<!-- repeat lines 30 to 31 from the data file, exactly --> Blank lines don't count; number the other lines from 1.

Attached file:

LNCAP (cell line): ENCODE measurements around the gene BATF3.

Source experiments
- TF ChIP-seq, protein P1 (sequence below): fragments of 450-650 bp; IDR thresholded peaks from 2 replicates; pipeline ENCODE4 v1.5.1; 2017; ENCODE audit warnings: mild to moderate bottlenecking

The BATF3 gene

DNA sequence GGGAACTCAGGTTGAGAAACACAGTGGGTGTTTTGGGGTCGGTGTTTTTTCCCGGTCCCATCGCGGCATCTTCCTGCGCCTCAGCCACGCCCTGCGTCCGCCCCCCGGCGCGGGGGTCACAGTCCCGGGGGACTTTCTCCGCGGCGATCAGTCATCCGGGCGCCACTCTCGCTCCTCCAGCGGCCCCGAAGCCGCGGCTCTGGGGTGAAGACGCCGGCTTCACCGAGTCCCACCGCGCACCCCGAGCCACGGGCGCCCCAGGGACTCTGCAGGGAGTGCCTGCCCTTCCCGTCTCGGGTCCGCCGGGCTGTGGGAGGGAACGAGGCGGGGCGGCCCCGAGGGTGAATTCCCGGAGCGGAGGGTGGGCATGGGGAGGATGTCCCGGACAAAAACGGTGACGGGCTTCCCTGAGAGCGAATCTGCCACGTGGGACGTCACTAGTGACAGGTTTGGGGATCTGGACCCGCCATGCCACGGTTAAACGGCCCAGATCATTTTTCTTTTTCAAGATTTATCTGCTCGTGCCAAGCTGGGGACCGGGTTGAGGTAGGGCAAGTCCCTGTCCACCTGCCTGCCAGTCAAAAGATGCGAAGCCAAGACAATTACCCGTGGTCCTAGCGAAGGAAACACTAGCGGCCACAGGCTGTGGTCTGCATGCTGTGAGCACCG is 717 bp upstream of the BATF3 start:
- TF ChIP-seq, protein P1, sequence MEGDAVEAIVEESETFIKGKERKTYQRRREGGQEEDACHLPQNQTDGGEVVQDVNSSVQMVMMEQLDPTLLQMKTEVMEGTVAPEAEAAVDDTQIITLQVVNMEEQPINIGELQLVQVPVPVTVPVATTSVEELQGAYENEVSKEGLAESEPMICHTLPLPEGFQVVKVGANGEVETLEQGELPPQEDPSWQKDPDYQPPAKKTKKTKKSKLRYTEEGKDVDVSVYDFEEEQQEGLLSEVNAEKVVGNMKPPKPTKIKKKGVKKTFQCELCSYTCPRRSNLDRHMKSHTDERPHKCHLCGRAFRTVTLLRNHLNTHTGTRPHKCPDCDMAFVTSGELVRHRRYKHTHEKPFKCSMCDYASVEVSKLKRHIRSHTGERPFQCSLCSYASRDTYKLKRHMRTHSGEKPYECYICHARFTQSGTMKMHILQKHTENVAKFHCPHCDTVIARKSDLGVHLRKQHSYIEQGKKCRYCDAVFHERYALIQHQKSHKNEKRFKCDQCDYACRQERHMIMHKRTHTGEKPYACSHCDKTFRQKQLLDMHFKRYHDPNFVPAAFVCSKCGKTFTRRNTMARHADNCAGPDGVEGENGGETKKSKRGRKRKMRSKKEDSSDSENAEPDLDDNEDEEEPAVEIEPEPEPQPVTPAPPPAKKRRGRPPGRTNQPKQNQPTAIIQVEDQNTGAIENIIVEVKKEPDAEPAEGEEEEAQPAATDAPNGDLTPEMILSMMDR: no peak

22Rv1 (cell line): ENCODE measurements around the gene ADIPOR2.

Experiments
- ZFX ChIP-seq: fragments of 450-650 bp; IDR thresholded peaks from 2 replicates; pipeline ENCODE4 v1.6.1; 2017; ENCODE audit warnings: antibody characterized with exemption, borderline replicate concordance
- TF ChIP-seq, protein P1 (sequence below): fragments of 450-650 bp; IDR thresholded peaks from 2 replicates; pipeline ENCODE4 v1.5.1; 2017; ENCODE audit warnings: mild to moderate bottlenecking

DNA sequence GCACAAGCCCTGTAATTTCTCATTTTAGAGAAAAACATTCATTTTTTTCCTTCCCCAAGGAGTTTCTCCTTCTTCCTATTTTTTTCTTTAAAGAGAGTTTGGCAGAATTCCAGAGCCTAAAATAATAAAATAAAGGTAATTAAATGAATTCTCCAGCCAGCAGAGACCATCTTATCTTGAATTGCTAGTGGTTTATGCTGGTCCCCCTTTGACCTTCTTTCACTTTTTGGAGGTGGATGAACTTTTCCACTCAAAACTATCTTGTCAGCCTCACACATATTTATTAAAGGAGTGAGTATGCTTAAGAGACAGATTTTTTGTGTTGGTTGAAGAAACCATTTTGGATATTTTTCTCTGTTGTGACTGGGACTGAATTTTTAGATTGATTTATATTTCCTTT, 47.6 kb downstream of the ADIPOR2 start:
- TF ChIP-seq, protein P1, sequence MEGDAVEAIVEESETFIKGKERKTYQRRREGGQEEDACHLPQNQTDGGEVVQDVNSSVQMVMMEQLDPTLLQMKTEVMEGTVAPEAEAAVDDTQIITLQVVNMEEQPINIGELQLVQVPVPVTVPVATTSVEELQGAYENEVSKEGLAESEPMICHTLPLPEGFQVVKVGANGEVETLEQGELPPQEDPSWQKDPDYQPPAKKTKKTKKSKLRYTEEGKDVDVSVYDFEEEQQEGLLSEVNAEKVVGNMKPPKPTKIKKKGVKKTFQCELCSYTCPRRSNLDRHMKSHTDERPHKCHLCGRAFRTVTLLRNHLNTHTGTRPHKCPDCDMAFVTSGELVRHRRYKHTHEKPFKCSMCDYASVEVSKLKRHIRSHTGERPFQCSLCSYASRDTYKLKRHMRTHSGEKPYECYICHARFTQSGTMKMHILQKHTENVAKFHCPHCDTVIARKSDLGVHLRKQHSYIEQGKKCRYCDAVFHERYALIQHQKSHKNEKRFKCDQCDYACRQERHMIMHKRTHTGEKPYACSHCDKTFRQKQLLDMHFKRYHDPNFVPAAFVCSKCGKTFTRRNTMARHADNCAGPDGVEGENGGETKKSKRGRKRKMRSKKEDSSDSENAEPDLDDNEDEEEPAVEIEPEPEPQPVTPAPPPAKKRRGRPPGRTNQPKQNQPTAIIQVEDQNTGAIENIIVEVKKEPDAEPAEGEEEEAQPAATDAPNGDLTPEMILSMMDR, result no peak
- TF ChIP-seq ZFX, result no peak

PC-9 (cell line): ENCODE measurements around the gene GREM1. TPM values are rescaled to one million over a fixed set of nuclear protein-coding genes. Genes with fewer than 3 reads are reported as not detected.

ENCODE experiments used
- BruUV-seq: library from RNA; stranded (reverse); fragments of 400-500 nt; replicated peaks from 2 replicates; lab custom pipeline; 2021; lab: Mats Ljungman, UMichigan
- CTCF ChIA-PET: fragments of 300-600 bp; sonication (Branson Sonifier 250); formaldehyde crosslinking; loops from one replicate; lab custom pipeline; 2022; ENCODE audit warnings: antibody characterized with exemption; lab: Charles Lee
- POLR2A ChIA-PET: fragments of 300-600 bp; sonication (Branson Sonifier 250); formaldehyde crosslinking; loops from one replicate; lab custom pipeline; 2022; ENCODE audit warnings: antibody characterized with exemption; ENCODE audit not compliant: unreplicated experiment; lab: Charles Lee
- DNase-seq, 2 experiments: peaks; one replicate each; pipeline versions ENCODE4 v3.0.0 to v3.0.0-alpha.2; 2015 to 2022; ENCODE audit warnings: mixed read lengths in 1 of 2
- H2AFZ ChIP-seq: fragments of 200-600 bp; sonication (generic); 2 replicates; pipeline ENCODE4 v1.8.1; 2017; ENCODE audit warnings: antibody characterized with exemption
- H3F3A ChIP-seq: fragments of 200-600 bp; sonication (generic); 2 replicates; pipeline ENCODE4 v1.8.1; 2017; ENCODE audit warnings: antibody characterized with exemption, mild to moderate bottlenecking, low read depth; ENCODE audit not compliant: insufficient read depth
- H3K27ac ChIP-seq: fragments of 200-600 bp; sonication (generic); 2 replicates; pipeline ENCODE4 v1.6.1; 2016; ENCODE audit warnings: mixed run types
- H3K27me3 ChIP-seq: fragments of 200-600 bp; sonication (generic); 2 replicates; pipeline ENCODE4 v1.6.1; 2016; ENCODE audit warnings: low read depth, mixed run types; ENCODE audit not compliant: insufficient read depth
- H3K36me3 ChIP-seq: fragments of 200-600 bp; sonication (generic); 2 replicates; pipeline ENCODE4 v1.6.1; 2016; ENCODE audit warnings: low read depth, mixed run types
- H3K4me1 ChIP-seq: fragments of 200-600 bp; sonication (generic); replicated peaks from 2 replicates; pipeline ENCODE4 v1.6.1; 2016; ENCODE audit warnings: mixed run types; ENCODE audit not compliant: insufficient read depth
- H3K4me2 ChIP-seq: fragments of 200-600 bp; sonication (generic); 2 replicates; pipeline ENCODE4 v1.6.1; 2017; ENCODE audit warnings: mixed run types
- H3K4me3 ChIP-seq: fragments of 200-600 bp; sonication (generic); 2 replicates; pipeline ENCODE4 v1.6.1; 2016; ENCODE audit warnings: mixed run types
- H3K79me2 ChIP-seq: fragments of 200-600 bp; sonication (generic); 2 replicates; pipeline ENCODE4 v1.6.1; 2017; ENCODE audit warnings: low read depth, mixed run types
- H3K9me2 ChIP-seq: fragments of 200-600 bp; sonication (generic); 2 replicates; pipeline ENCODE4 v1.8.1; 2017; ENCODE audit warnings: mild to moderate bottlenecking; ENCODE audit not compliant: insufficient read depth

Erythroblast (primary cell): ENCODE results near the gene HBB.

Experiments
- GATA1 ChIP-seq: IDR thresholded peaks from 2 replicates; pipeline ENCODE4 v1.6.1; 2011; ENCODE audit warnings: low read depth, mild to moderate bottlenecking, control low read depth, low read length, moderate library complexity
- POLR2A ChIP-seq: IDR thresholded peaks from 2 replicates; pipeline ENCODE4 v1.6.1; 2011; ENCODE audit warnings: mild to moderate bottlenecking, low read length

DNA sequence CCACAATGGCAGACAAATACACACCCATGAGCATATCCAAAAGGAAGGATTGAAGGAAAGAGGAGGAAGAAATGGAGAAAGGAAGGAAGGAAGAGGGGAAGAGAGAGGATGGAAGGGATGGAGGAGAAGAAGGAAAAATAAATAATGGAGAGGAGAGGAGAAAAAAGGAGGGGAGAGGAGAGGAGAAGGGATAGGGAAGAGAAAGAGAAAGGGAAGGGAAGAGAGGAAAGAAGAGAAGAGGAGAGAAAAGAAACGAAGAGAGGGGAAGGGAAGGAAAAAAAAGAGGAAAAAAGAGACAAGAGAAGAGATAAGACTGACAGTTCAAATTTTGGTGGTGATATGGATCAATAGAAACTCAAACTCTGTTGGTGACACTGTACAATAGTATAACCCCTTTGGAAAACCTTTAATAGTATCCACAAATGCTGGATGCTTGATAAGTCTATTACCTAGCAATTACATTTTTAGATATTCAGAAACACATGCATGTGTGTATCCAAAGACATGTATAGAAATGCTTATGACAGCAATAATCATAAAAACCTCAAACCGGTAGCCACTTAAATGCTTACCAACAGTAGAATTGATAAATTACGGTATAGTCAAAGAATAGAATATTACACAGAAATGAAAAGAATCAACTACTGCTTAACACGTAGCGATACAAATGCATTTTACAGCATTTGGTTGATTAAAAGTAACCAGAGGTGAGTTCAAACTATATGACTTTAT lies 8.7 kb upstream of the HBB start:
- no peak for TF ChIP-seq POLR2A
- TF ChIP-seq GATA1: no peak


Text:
Erythroblast (primary cell): ENCODE results near the gene HBB.

Experiments